The standard additional insured endorsement at issue in this case provided coverage to any “person or organization” for the whom the contractor was performing services if the contractor had “agreed in writing in a contract or agreement that such person or organization be added as an additional insured on [the contractor’s] policy.”  In a decision previously covered on this blog, Justice Edmead of the New York County Supreme Court held that (1) the contract between the property owner and the contractor was ambiguous as to the intent to name the property owner as an additional insured (it required that “insurance” be provided but did not define the “necessary . . . insurance”); but (2) extrinsic evidence in the form of deposition testimony established “the parties’ intent to confer additional insured status” on the property owner.  The First Department reversed, holding that “the extrinsic evidence properly considered by the motion court does not conclusively demonstrate the parties’ intent . . . but presents an issue of credibility to be determined by a factfinder.”

This decision illustrates the importance of ensuring – before work on a construction project commences – that the underlying agreements have the necessary language to trigger the additional insured endorsements in a contractor’s or sub-contractor’s CGL policy.  A great deal of collateral litigation (including depositions, a summary judgment motion, a trip to the First Department, and now a trial on remand) could have been avoided if the property owner had coverage counsel review the agreements and the CGL policy in advance.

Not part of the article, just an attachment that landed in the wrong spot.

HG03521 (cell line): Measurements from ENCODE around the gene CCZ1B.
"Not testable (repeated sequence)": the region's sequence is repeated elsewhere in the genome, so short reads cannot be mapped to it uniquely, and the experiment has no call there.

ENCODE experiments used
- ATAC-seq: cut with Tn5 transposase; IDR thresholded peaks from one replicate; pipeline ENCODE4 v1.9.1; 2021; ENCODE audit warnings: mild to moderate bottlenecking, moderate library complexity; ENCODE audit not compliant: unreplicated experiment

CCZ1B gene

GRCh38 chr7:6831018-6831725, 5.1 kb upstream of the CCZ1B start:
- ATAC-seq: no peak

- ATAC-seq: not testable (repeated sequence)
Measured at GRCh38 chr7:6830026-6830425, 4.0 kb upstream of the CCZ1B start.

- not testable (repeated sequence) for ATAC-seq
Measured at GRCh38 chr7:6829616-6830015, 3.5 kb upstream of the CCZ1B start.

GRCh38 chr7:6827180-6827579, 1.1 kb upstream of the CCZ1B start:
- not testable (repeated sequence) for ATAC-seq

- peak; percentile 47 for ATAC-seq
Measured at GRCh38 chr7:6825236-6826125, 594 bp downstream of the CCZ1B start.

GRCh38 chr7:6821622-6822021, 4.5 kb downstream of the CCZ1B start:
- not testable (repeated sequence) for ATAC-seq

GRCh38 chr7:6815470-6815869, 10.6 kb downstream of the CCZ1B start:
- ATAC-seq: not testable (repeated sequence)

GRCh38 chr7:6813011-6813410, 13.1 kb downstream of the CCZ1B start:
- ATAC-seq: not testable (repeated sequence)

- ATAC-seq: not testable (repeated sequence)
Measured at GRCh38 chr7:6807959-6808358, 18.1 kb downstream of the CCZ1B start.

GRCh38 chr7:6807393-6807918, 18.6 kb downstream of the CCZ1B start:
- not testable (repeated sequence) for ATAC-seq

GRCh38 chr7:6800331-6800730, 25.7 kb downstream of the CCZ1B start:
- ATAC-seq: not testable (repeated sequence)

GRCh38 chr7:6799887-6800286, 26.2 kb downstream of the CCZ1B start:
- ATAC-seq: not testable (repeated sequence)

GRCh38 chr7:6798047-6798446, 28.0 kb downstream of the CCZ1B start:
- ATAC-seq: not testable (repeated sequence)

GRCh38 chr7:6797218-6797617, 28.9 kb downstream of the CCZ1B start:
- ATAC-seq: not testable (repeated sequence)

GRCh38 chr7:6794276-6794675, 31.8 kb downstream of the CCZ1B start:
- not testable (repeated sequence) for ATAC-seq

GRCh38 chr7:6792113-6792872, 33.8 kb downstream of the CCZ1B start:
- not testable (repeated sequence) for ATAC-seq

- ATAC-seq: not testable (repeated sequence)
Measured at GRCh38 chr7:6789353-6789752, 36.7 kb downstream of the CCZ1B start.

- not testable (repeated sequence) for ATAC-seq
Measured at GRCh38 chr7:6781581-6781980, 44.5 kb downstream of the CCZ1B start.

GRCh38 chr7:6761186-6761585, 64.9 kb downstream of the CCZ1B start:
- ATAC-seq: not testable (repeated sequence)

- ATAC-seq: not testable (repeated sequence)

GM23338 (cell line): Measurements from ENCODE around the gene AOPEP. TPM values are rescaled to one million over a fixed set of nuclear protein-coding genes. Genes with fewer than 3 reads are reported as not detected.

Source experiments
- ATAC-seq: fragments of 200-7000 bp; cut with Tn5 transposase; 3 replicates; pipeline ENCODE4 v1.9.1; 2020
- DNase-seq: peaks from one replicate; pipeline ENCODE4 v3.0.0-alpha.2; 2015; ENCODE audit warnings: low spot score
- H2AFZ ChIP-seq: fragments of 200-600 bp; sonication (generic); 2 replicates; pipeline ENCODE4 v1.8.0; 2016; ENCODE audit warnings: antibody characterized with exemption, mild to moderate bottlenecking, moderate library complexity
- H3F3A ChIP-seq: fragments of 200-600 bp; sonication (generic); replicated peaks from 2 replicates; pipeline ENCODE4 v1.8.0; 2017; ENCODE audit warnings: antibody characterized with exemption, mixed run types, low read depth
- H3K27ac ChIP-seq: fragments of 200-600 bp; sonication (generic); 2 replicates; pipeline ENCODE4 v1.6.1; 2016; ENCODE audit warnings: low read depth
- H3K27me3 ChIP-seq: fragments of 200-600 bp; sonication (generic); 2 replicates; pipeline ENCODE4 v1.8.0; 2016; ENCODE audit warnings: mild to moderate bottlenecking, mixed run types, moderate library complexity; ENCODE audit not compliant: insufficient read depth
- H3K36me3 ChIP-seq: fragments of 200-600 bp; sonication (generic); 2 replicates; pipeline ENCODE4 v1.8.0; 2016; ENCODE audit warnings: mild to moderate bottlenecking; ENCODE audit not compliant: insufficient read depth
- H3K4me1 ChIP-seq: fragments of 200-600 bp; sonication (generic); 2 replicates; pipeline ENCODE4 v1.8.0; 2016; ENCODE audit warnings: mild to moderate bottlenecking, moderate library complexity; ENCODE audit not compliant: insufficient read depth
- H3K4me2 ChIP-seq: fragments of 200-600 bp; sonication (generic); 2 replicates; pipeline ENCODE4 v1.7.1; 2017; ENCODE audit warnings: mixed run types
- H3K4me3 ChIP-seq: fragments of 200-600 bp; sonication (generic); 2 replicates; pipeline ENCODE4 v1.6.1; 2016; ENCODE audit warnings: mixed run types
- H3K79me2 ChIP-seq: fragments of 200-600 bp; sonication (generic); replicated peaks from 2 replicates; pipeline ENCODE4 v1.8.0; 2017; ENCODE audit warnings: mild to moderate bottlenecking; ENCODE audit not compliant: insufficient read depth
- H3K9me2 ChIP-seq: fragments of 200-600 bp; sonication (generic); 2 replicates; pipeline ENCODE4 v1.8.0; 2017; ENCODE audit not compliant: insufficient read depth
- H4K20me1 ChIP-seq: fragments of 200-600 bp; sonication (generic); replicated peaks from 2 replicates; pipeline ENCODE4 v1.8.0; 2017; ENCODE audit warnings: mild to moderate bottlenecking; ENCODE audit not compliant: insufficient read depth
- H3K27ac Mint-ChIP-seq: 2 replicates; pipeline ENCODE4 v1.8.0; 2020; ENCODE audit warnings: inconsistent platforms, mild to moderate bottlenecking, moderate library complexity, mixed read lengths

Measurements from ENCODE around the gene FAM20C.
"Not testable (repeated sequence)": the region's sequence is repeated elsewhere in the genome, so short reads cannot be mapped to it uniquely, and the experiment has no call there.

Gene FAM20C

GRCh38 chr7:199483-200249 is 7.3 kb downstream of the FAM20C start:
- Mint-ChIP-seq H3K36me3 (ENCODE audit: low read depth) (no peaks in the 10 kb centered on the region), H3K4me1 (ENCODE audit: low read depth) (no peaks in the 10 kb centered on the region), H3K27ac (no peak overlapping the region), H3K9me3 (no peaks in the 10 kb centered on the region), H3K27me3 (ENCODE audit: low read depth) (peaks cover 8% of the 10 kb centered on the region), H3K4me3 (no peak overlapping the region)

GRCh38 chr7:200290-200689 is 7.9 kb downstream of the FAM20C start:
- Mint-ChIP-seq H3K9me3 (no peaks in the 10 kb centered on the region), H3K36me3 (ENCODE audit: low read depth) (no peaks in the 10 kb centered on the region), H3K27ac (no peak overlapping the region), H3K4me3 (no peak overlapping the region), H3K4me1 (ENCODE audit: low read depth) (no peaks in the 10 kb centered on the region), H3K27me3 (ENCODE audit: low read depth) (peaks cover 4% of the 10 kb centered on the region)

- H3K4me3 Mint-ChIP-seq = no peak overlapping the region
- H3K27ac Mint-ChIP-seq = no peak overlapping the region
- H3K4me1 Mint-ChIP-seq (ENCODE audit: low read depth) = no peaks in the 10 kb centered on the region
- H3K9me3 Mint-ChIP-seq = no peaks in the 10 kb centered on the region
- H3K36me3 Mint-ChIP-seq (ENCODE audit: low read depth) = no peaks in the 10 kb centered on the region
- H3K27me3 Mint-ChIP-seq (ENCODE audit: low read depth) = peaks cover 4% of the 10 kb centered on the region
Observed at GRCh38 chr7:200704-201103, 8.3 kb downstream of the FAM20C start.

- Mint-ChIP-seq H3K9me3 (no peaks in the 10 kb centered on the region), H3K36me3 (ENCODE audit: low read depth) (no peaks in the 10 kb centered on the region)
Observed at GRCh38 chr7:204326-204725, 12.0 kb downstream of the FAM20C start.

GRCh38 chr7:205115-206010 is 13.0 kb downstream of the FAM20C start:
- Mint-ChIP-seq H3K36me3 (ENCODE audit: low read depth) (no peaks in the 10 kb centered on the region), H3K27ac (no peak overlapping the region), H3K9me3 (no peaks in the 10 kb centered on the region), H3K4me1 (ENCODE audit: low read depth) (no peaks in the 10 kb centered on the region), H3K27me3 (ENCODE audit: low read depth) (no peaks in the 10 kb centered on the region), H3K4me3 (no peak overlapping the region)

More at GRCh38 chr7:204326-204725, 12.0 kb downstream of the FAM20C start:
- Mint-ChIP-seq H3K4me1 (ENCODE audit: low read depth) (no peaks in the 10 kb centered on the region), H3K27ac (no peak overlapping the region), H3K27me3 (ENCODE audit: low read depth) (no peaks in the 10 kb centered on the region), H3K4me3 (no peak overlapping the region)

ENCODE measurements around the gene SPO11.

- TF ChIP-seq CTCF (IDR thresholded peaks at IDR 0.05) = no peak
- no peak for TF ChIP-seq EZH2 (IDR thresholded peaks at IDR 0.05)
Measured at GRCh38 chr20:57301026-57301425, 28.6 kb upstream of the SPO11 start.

Posted: March 11, 2019

Priority of Coverage Determined By “Other Insurance” Clauses of Applicable Policies

On February 20, 2019, Justice Lebovits of the New York County Supreme Court issued a decision in Flintlock Constr. Servs. LLC v. Technology Ins. Co., 2019 NY Slip Op 30392(U), examining the “other insurance” clauses of two applicable insurance policies to determine the priority of coverage.

In some cases, more than one insurance policy may provide coverage for a given loss.  It is therefore necessary to determine the “priority of coverage” – i.e., whether one policy is “primary”, and therefore, must be exhausted before another “excess” policy kicks in, or whether coverage will be apportioned among co-primary policies.  This determination is governed by a standard policy provision, known as the “other insurance” clause.

Justice Lebovits explained how such “other insurance” clauses are interpreted: